Maps

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Maps

Maps

So far in this lesson we've written prototypes (classes) to create our own custom objects, with properties and methods specific to our needs. We'll look now at a few built-in objects from JavaScript that may be useful to you, the first of which is the Map object. Similar to the built-in Object, a Map is a collection of key-value pairs. But, unlike an Object, a Map allows for any data type as a key, not just Strings and Symbols. So a key could be an array, an instance of a custom class, etc.

Below are listed common Map properties and methods:

Common Map Properties
Property Description Example
constructor Creates a Map theMap = new Map()
size Returns the number of elements theMap.size
Common Map Methods
Method Description Example
clear Removes all elements theMap.clear()
delete Removes a specified element theMap.delete(16) //deletes element with index 16
forEach Iterates over the Map theMap.forEach(function (value, key, map) { //do something with each key/value })
get Returns element from specified key theMap.get("arizona") // gets value of element with key "arizona"
has Returns true if key exists theMap.has(20) // returns true if key 20 exists
set Adds element or modifies existing element theMap.set(-9, "blue") // adds element "blue" with key -9, or changes value of existing key
toString Returns string representation theMap.toString()

Let's look at a simple example:

Code Sample:

AdvancedObjects/Demos/map.html
<!DOCTYPE html>
<html>
<head>
	<meta charset="utf-8">
	<title>Map</title>
</head>
<body>
	<h1>Map</h1>
	<script>
		class Person {
			constructor(fname, lname, age) {
				this.fname = fname;
				this.lname = lname;
				this.age = age;
			}
			toString() {
				return this.fname + ' ' + this.lname;
			}
		}

		var p = new Person('Jane','Doe',31);
		var arr = ['one', 'two', 'three'];
		var myMap = new Map();
		myMap.set(1, "black");
		myMap.set("lemonade", 2);
		myMap.set(p, 3);
		myMap.set(47, arr);
		myMap.set(1, "red");

		document.write('<ul>');
		myMap.forEach(function (value, key, map) {
			document.write('<li>');
			document.write(key.toString() + ' - ' + value.toString());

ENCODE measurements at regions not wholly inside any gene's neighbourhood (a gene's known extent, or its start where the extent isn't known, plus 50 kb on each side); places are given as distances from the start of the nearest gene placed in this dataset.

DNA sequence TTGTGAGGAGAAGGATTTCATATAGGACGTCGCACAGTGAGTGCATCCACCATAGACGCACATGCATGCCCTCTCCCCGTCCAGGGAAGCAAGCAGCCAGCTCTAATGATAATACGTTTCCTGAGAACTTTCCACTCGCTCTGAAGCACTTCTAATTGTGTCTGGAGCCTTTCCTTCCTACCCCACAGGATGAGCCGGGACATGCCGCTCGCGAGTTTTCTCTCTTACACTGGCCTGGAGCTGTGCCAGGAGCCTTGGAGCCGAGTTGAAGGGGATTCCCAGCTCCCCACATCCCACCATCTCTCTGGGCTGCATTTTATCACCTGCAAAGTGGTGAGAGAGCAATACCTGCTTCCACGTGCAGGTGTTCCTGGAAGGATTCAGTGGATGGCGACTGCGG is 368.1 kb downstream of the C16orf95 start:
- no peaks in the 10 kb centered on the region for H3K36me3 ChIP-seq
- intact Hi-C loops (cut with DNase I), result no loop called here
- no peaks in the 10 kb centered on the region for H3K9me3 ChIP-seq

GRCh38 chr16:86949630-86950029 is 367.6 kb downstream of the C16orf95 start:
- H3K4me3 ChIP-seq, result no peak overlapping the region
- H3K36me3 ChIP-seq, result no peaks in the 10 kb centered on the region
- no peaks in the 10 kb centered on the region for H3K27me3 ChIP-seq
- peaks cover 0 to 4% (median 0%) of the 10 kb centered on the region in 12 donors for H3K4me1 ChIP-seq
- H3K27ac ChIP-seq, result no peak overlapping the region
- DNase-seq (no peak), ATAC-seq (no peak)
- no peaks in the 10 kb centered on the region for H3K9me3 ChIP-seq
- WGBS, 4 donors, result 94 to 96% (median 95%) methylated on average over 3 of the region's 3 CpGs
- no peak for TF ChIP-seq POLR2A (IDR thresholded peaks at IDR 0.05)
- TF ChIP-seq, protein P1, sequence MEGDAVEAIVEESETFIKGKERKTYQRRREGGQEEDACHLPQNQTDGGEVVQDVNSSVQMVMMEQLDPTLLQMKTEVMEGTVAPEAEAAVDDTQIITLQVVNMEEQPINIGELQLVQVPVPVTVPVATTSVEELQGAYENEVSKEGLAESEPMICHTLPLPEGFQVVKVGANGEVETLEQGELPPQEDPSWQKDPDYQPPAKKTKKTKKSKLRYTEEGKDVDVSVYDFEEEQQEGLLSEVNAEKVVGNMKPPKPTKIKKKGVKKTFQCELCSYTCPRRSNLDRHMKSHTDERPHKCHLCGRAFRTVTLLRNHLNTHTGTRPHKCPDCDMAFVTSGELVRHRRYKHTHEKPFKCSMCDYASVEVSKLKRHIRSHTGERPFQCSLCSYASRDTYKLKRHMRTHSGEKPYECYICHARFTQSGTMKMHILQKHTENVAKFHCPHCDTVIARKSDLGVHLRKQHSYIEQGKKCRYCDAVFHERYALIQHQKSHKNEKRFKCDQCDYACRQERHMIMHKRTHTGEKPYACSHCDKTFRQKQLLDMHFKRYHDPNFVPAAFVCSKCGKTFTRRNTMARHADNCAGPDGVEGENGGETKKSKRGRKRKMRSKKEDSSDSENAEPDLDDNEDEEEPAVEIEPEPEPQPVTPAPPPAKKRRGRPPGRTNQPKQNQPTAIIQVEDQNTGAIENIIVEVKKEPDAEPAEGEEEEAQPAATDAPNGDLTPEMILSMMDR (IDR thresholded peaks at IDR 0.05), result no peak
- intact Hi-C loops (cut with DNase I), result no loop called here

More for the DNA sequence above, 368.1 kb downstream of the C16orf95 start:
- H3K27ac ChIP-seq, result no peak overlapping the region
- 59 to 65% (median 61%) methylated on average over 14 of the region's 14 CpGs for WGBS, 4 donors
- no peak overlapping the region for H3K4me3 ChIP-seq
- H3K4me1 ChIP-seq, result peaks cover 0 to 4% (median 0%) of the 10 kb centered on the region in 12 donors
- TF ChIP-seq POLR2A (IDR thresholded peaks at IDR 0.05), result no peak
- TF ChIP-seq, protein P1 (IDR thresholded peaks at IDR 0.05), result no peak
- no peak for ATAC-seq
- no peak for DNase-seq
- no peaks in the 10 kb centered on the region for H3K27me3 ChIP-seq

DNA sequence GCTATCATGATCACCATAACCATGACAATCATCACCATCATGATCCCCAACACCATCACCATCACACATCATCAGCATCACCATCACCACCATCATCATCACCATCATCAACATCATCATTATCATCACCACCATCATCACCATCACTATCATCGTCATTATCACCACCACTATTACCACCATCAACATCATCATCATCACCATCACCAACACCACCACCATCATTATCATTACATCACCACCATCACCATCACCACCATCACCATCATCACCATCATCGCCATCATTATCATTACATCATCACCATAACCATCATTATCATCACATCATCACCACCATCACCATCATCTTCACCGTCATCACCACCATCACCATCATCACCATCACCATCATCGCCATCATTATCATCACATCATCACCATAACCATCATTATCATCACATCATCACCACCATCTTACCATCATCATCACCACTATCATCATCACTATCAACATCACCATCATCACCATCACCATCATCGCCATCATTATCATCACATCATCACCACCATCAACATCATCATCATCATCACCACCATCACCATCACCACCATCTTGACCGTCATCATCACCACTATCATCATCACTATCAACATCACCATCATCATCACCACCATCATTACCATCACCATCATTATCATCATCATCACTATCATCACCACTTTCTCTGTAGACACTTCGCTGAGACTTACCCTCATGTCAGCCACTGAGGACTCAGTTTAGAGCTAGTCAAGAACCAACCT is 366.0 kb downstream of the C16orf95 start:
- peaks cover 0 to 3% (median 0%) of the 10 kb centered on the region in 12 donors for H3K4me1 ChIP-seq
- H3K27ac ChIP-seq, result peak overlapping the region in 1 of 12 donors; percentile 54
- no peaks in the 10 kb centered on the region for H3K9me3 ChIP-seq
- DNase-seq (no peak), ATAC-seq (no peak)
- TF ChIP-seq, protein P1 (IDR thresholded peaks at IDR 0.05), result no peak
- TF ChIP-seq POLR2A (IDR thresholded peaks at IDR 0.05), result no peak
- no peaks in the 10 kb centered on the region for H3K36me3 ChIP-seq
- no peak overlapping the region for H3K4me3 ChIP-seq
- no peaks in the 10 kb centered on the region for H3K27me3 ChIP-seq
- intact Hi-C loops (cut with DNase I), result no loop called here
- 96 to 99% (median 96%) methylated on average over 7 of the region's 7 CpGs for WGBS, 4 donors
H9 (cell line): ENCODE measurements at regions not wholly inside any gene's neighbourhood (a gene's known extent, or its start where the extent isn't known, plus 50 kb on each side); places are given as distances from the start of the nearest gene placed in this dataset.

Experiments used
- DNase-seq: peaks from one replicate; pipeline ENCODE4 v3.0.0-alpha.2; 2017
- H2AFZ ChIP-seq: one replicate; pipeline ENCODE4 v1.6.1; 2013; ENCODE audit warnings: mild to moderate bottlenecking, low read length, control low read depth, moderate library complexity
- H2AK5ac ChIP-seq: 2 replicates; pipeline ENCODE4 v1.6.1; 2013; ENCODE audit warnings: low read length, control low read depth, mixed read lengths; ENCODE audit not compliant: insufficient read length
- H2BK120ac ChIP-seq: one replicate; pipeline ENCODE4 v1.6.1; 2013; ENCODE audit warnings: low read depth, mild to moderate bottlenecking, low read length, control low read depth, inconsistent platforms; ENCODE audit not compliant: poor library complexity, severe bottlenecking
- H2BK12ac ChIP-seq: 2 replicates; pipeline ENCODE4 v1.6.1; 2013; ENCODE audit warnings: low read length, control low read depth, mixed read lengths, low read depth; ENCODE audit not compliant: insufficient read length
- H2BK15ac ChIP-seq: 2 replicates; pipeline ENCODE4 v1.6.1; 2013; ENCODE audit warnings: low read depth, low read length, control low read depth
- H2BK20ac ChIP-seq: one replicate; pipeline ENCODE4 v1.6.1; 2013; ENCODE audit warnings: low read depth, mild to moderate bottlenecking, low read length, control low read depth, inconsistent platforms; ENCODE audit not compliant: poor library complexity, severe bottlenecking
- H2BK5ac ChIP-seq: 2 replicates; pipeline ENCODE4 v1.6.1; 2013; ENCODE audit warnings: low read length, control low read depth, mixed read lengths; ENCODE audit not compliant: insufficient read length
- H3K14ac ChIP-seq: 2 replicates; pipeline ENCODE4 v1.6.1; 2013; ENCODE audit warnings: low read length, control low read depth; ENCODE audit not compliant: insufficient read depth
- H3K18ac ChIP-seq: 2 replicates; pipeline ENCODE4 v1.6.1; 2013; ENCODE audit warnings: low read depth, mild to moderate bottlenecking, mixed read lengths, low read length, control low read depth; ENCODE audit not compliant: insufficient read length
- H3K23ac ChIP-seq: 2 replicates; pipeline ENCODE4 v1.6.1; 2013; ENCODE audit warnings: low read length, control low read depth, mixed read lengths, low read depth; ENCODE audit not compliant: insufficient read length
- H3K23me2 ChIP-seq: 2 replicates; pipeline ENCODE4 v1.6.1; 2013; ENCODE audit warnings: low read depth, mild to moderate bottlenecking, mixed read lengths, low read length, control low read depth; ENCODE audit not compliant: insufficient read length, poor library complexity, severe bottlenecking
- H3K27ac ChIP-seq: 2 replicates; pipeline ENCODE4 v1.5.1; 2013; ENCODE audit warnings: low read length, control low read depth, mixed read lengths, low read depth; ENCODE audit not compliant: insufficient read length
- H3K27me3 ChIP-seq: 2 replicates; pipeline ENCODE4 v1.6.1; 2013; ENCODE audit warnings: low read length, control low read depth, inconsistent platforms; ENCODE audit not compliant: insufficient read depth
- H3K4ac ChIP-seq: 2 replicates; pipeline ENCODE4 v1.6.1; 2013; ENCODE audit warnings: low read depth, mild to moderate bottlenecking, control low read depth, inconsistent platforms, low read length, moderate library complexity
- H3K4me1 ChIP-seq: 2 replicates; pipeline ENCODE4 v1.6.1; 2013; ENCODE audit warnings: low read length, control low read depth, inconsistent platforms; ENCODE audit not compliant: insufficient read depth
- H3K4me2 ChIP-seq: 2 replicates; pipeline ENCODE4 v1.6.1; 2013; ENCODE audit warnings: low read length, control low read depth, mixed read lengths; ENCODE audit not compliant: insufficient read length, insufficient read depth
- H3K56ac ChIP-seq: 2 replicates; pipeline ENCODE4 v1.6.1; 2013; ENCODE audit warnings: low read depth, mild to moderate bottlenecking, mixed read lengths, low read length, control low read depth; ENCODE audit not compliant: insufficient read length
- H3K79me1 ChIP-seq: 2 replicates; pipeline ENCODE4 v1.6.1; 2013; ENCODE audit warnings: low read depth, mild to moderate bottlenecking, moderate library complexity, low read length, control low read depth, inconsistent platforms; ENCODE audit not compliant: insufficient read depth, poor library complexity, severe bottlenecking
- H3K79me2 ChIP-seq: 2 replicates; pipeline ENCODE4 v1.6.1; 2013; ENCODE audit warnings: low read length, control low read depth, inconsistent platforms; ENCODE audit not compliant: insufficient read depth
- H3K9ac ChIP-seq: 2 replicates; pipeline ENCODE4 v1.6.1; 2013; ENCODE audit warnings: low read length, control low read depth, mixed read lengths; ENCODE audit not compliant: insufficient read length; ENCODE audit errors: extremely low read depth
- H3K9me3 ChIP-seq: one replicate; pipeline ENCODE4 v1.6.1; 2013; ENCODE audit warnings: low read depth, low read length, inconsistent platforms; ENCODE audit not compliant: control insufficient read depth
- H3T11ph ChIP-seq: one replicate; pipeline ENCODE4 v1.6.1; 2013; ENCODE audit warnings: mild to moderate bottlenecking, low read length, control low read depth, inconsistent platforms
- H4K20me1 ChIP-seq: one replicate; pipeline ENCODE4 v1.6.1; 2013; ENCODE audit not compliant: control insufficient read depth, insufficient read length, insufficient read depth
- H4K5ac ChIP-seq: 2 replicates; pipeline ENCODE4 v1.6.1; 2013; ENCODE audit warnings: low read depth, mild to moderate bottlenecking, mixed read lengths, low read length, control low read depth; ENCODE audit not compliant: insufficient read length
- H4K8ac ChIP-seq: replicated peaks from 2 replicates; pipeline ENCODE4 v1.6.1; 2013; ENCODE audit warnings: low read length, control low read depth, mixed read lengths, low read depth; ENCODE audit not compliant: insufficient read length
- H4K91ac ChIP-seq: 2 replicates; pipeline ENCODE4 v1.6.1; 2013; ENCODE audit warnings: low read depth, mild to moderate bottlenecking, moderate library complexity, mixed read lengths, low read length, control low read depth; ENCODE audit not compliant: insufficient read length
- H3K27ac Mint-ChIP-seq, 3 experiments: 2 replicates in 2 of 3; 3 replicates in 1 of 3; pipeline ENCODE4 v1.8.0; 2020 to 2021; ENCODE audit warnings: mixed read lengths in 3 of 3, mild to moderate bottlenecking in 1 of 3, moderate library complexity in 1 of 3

document.write('</li>');
		});
		document.write('</ul>');

		document.write('<p>Size of map: ' + myMap.size + '</p>');
		document.write('<p>Get element with Person key: ' + myMap.get(p) + '</p>');
		document.write('<p>Does myMap have element with key Person p?: ' + myMap.has(p) + '</p>');
		document.write('<p>Does myMap have element with key 15?: ' + myMap.has(15) + '</p>');
		myMap.clear();
		document.write('<p>(myMap cleared)</p>');
		document.write('<p>Size of map: ' + myMap.size + '</p>');
	</script>
</body>
</html>

Code Explanation

We create a new Map on line 23 and add elements to it with the set method. As you can see, keys for our Map (myMap) can be an object of class Person or an array, in addition to numbers and strings.

We can also create a Map object from any iterable object when calling the constructor. An iterable object is any object that implements the Iterable interface - data types like Array, String, String, and Map (itself) are all examples of iterable objects in JavaScript. If we return the iterator object associated with the iterable object, we can create a Map from the original object.

Thus we can create a new Map with code like this:

var arr = [1, 2, 3];
var m = new Map(arr.entries());

where entries() returns the iterator object from the array. For a string, we could do the following:

var str = "abc";
var m = new Map(Array.from(str).entries());

Map vs Object?

Because JavaScript already offers a built-in data structure (Object) for associative arrays, a reasonable question is "why use maps at all?" The ability to use non-primitive data as keys is one answer to this question; as you saw in the example above, we can use an object from a custom class (like Person) or an array as the key for a Map, which we can't do for an Object.

Another reason to use a Map is that, unlike with Objects, the built-in iterator (forEach) offers an easy way to loop over the collection housed in the Map object, and those key/value pairs are returned by the iterator in insertion order (that is, in the order in which we added them), which isn't necessarily true for iterating over an Object. Furthermore, the size property makes it considerably easier to find the length of a Map, which is more difficult with an Object.

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